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15 percent of Americans still aren’t on the Web

It was a tale of two seniors: Max Glenn, and a woman who wouldn’t give her name.

It was Glenn surfing the ‘net at McDonald’s; it was the lady simply waiting, hands flat on her table at Lakeshore Mall.

Glenn, 77, a former Illinois school superintendent, went online for the first time four or five years ago.

“We never realized that we had any need for it,” said Glenn, who retired 23 years ago. “How wrong I was. How interesting it was.”

“I want to contact people instead of them contacting me,” said the lady, who appeared to be from the Greatest Generation as well.

The lady is among 15 percent of American adults who still have not gone online, according to the Pew Center’s Internet & American Life Project.

Why, in the age of smart phones and free wi-fi, would they not be on the World Wide Web?

  • Thirty-four percent of non-users think the Internet isn’t relevant to them, or they’re not interested, or they have no need.

  • Thirty-two percent of non-users think the Internet isn’t easy, or that it would be frustrating, or that they’re physically unable, or they’re worried about spam, spyware and hackers.

  • Nineteen percent of non-users cite the expense of owning a computer, or paying for an Internet connection.

  • Seven percent of non-users cite a physical lack of Internet access, even though it’s free at most fast-food restaurants, hotels and libraries.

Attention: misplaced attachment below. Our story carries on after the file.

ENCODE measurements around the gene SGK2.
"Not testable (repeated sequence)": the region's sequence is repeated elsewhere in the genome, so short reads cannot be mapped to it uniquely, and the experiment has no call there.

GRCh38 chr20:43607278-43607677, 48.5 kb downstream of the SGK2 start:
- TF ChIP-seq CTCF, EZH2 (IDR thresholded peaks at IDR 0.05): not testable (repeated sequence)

Friday morning, Glenn was emailing a cousin up North who was researching their family genaology.

“He was asking me for information,” said Glenn, who had kicked back on a comfy foam bench to sip his McCoffee and punch and swipe the screen. He bought an iPad because Apple has a reputation for being easier to use, but there was another reason.

“We bought an HP laptop,” Glenn said, but his wife pretty much took it over. Glenn rolls on a motorcycle, and he needed something smaller and lighter for his saddle bags anyway, and so now wherever he lays his e-tablet is his home.

It’s strange that a school superintendent would have been such a Luddite, Glenn reflected, but back in the 1990s, his schools didn’t feel the need for the Internet. “That’s probably my fault.”

Maybe not. It seems hard to believe in 2014, but the period when Glenn retired were still not the age of computer wisdom; between 1990 and 1997, the percentage of American households that owned computers increased from 15 percent to 35 percent.

In 1990, just 3 million people in the world had access to Internet because Tim Berners-Lee had invented the World Wide Web just one year before.

Even among the 85 percent of adults who do go online today, Pew says connections vary: 76 of adults use the Internet at home, 3 percent still dial-up, and 9 percent of adults are wi-fi nomads.

As for the Glenns, it is a far, far better thing that they do than they have ever done. When they ride that Gold Wing on a road trip to, say, Alaska, they Google information and schedule events during the entire trip.